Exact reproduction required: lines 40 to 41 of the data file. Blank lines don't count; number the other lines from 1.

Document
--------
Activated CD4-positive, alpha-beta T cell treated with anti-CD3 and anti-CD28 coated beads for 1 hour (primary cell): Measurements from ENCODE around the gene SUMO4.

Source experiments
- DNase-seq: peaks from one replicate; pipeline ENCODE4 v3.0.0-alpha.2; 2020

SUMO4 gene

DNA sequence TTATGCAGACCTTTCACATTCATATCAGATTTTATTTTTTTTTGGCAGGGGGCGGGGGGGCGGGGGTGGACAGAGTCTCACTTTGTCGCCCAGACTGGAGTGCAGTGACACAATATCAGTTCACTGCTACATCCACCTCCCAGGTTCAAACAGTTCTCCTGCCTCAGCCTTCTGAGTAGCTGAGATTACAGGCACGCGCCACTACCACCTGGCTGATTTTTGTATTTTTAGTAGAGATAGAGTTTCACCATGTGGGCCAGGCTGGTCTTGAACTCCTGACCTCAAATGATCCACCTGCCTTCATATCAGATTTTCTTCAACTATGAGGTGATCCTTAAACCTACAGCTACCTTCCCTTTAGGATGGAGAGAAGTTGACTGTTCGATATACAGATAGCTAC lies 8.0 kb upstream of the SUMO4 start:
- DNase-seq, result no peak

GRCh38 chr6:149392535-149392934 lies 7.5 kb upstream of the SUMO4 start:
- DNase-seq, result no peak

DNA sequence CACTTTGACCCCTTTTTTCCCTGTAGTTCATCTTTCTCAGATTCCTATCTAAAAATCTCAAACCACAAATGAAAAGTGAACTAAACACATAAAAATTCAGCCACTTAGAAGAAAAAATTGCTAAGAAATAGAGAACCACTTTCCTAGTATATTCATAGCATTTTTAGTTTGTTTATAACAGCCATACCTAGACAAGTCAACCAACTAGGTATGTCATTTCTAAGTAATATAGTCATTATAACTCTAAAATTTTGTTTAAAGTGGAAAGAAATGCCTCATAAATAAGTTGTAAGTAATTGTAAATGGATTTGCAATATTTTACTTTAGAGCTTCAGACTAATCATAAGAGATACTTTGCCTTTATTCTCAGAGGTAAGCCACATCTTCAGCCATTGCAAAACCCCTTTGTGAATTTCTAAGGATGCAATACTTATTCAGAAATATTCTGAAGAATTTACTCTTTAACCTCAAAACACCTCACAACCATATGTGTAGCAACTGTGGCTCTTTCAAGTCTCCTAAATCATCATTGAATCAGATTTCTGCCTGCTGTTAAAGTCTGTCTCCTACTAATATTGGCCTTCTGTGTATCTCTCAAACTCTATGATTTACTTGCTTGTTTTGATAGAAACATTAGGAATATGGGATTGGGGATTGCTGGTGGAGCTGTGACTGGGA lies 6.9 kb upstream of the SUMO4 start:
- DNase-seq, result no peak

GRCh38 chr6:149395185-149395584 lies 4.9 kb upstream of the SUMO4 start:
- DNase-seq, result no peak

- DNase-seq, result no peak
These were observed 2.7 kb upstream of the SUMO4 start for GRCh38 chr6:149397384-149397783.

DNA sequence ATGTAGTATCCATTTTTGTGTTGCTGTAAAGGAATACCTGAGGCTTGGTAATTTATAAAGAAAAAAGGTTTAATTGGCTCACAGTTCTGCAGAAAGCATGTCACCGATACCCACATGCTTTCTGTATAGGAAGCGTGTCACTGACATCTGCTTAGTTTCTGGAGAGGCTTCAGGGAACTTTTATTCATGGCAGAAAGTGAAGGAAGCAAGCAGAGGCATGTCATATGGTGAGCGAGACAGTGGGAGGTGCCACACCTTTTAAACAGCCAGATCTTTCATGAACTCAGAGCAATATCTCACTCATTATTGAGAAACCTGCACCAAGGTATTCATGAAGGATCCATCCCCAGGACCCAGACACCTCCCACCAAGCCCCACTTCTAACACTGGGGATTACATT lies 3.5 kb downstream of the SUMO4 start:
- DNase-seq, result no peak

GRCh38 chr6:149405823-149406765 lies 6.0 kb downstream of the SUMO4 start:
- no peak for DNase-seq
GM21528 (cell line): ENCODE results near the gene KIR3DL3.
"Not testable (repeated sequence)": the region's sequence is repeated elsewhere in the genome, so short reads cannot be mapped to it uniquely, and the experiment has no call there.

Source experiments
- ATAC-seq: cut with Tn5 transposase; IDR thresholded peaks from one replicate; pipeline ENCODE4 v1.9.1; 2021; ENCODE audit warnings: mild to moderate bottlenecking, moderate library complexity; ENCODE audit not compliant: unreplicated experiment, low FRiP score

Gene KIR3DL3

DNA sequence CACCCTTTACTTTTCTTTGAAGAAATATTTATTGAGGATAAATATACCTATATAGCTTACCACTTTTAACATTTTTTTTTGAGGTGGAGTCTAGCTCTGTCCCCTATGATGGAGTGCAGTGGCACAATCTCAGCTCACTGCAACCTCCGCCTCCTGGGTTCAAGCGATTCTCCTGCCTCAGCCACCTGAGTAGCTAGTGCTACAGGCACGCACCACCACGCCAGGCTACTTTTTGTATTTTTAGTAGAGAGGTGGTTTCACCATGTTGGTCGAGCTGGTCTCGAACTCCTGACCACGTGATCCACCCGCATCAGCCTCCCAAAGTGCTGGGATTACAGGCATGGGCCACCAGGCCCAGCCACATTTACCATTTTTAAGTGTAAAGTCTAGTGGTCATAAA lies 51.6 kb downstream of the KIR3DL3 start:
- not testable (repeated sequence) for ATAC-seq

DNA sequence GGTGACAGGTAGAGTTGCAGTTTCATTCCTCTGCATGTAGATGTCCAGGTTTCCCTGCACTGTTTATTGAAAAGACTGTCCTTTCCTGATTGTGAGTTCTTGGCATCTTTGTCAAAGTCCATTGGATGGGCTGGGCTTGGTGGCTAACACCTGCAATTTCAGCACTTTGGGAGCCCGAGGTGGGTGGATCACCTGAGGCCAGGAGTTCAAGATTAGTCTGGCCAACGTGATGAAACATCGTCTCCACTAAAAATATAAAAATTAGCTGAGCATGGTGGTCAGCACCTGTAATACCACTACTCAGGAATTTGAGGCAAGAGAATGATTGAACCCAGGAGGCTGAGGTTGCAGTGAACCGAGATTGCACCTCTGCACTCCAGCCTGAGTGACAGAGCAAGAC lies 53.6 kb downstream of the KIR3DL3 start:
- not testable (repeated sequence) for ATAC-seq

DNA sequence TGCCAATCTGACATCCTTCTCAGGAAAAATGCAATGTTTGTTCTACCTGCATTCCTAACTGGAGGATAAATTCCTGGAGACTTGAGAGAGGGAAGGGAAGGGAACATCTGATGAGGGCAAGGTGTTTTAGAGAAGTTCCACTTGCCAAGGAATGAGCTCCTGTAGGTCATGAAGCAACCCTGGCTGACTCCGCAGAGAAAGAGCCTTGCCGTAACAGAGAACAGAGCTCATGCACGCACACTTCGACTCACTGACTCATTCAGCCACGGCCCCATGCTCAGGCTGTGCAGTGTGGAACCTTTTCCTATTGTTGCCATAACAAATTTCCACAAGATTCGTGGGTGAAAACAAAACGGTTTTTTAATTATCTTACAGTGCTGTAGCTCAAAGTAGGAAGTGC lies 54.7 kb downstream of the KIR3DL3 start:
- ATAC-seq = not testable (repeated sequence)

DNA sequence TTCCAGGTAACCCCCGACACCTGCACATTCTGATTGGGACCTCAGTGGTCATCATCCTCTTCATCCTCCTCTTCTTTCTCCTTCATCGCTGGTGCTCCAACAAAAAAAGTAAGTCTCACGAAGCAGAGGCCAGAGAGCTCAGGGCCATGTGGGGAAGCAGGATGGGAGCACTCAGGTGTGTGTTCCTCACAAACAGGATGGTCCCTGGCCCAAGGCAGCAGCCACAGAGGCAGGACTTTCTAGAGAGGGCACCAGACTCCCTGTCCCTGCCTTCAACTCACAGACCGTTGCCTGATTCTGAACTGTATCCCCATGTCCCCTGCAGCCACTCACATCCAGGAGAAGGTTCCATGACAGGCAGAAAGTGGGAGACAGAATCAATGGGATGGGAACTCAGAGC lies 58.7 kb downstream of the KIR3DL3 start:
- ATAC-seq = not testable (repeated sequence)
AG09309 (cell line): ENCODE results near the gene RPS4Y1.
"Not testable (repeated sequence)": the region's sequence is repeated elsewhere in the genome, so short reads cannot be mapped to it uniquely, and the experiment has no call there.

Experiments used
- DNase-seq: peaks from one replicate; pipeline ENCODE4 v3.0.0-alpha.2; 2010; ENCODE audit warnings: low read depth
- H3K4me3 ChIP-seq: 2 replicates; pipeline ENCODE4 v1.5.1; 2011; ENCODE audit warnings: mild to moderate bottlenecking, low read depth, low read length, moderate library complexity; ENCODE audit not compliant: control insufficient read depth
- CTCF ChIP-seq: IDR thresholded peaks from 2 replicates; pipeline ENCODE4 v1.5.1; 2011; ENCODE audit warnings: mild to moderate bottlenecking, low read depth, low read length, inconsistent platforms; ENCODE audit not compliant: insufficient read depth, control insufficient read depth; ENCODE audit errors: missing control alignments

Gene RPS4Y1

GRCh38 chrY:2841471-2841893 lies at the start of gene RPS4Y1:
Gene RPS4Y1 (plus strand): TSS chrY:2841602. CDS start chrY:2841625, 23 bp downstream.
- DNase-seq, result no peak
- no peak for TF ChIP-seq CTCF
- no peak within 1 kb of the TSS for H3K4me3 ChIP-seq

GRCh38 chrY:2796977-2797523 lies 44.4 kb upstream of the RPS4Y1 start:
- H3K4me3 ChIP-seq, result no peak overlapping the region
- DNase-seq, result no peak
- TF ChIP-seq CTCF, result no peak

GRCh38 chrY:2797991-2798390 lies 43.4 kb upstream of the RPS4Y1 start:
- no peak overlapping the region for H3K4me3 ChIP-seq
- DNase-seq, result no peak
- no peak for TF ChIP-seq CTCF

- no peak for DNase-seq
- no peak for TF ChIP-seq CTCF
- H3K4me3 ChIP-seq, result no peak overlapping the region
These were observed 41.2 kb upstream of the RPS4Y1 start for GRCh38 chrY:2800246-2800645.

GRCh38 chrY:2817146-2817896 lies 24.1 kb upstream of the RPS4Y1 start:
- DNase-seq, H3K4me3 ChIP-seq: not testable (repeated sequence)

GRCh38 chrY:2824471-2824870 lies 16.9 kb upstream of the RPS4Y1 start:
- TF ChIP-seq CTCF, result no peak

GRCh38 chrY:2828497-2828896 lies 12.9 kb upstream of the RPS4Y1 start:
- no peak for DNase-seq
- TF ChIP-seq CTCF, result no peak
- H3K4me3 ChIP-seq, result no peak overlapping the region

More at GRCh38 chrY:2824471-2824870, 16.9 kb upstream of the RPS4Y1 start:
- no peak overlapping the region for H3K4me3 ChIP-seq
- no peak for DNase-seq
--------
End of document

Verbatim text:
Gene RPS4Y1 (plus strand): TSS chrY:2841602. CDS start chrY:2841625, 23 bp downstream.
- DNase-seq, result no peak